The aims of the dHCP are ambitious and require substantial scientific and technical advance in several fields. To achieve them the project brings together four principal investigators to provide a unique constellation of complementary skills and techniques. As their publications demonstrate, the PIs have collaborated ad hoc in smaller groups for over a decade, but connectomics research requires more comprehensively collaborative approach. The integrated activity across the Oxford Centre for Functional Magnetic Resonance Imaging of the Brain (FMRIB) and the Centre for the Developing Brain (CDB) provides unparalleled strength in breadth and depth, combining methodology in acquisition and analysis with a clinical capacity to recruit, care for and study a uniquely fragile population.

Professor Stephen Smith

Functional Magnetic Resonance Imaging of the Brain (Oxford University)

Professor Stephen Smith is Professor of Biomedical Engineering and the Associate Director at The Oxford University Centre for Functional Magnetic Resonance Imaging of the Brain (FMRIB). The Analysis Group, which he created in 1997, carries out brain image analysis and statistics research: image reconstruction, artefact removal, motion correction, image and signal filtering, registration, 4-dimensional statistical modelling, diffusion morphometry and tractography, segmentation, structural brain change mapping and pathology analysis. The Analysis Group also provides the tools, environment and training for FMRI and MRI analysis, supporting a large number of imaging applications researchers. It has produced the brain image analysis software package FSL (FMRIB Software Library) which is widely used in many laboratories internationally. He is a major partner in the $30m National Institutes of Health HCP.

Professor Daniel Rueckert


Biomedical Image Analysis Group (Imperial College London)

Professor Daniel Rueckert is Professor of Visual Information Processing and Head of the Biomedical Image Analysis Group in the Department of Computing at Imperial College London. He joined the Department of Computing at Imperial College as a lecturer in 1999 and became a Professor in 2005. He obtained his PhD in Computer Science from Imperial College in 1997. Before moving to Imperial College, he has worked as a post-doctoral research fellow in the Division of Radiological Sciences and Medical Engineering, King’s College London where he has worked on the development of non-rigid registration algorithms for the compensation of tissue motion and deformation. The developed registration techniques have been successfully used for the non-rigid registration of various anatomical structures, including in the breast, liver, heart and brain and are currently commercialised by IXICO, an Imperial College spin-out company co-founded with Jo Hajnal. He has developed critical tools and templates, available through the FSL package and elsewhere.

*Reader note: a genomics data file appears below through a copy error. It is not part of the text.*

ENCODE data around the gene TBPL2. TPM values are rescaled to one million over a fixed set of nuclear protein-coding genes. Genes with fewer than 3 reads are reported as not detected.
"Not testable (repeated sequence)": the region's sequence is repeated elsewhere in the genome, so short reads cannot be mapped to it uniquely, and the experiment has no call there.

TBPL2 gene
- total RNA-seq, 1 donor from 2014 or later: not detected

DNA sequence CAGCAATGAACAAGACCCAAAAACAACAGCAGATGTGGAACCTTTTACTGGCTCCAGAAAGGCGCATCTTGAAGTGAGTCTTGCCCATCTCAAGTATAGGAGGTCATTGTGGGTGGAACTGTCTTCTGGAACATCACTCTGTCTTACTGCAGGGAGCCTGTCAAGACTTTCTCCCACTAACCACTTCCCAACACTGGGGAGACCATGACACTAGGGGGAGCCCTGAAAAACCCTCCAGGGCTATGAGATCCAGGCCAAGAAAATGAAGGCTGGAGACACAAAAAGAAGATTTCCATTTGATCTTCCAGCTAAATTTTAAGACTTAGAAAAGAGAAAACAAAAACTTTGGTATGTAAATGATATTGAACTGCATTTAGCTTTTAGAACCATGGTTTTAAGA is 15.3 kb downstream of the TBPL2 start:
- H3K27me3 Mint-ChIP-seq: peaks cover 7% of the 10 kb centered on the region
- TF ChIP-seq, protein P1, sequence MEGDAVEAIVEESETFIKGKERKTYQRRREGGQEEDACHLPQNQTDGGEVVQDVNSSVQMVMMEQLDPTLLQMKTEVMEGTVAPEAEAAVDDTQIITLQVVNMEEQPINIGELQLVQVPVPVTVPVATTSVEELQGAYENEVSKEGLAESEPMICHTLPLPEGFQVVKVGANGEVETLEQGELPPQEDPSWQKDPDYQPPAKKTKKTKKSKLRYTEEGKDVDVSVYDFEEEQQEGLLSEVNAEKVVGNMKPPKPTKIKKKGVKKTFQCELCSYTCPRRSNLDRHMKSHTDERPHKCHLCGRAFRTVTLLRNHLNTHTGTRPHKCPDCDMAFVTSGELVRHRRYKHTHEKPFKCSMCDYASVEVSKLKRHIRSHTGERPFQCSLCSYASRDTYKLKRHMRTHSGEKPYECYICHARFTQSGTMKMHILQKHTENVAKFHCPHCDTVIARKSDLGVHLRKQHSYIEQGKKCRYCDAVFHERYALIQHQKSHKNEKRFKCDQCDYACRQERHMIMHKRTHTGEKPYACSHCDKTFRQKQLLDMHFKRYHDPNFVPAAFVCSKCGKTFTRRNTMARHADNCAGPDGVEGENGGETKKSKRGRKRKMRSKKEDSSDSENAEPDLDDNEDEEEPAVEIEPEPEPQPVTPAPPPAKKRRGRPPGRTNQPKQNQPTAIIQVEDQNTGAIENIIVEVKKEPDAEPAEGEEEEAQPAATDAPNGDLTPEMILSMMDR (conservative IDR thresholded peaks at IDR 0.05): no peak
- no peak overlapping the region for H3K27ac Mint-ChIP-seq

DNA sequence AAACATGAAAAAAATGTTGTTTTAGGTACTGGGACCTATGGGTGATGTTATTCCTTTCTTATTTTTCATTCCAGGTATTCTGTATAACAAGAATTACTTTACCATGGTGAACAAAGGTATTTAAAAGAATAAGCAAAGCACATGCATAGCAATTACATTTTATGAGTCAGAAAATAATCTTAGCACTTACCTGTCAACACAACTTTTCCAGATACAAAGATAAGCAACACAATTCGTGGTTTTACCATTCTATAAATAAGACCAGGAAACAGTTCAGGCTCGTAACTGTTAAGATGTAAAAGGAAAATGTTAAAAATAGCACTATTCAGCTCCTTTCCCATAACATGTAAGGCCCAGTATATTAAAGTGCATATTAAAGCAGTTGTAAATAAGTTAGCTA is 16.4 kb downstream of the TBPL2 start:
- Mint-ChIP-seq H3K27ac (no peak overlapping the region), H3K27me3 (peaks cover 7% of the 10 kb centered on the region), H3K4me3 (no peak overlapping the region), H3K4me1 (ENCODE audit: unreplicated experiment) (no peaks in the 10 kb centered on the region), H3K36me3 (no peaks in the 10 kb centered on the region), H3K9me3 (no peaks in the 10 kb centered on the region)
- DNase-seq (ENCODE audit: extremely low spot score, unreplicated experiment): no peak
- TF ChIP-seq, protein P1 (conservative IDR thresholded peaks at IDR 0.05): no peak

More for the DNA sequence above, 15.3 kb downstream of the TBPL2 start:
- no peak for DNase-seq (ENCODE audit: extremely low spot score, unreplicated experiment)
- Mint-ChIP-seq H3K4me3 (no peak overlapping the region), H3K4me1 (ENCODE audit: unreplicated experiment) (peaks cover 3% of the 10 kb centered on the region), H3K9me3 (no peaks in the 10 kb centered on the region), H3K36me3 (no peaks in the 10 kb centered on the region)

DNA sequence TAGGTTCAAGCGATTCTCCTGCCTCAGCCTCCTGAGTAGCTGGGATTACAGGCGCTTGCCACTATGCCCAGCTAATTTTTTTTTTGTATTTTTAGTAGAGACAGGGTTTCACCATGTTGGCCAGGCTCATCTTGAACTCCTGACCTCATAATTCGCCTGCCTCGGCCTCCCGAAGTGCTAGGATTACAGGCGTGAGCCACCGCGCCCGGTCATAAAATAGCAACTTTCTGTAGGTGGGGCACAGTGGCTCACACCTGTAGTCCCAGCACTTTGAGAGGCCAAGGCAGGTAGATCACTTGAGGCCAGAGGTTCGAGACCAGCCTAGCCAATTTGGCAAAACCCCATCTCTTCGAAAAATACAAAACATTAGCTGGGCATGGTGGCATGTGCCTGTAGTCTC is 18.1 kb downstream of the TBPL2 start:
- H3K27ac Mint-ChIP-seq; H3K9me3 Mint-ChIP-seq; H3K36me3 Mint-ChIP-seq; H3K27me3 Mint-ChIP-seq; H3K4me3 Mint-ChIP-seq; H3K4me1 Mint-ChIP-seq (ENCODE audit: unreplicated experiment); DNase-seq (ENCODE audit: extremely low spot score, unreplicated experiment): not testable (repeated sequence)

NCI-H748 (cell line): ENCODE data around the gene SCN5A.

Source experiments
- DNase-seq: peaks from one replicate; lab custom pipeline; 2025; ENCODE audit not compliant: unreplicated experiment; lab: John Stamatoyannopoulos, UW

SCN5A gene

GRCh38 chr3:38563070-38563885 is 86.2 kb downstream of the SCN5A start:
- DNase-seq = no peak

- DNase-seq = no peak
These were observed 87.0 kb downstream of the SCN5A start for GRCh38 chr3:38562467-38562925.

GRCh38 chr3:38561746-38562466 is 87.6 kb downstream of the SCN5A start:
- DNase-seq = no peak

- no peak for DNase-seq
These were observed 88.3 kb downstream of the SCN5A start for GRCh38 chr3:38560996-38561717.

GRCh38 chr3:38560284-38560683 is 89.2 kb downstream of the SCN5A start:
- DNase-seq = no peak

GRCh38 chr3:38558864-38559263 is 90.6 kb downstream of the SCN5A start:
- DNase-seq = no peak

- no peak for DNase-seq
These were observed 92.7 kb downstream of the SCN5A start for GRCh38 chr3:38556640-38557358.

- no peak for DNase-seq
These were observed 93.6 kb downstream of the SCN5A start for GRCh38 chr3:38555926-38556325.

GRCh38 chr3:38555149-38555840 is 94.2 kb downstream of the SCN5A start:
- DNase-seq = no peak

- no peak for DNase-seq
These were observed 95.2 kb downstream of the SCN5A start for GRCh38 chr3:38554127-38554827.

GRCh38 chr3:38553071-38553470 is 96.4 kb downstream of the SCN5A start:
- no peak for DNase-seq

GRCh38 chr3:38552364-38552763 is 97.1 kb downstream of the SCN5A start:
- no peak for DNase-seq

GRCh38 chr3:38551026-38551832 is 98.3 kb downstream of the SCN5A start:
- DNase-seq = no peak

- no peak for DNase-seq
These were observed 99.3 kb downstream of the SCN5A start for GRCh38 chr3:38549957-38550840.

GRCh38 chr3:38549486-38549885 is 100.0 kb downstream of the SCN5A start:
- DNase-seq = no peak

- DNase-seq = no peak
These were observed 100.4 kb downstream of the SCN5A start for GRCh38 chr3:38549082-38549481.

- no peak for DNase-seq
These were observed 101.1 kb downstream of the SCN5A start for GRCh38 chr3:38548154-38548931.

Professor Jo Hajnal

Centre for the Developing Brain (King’s College London)

Professor Jo Hajnal is Professor of Imaging Sciences at Kings College London. He trained as a physicist at Bristol University, England, UK and obtained a PhD in the physics of electromagnetic waves before working in Australia at Melbourne University and the ANU on interactions between atomic beams and laser light. In 1990 he began research in medical imaging. His research group focuses on in vivo imaging, particularly Magnetic Resonance Imaging (MRI). His current research interests include MR data acquisition and processing, image registration and data fusion as well as novel scanner technology, parallel imaging and motion artefact correction. He has invented and pioneered techniques that are now widely used in the medical imaging industry. With Daniel Rueckert, he co-founded a IXICO and also developed the critical motion-tolerant imaging methods that underpin image acquisition in this programme.

Professor David Edwards (corresponding PI)

 Centre for the Developing Brain (Kings College London)

Professor David Edwards is Director of the CDB at Imperial and Kings Colleges, and with Jo Hajnal developed the world-first neonatal MR suite at Imperial and now a 2nd facility at Kings College. David Edwards was appointed the foundation Weston Professor of Neonatal Medicine in 1992, and since then has headed the Weston Group whose aim is to reduce the number of newborn infants who grow up with problems caused by brain injury in the newborn period. He is Associate Director of the National Institute for Health Research Medicines for Children Research Network, and a Senior Investigator in the National Institute for Health Research. His research Interests include: Neuroinformatic analysis of the causes and consequences of prematurity Infection, immunology and brain injury, Molecular imaging of inflammation and cell tracking, Translational research in neural rescue therapies, Stem Cell research.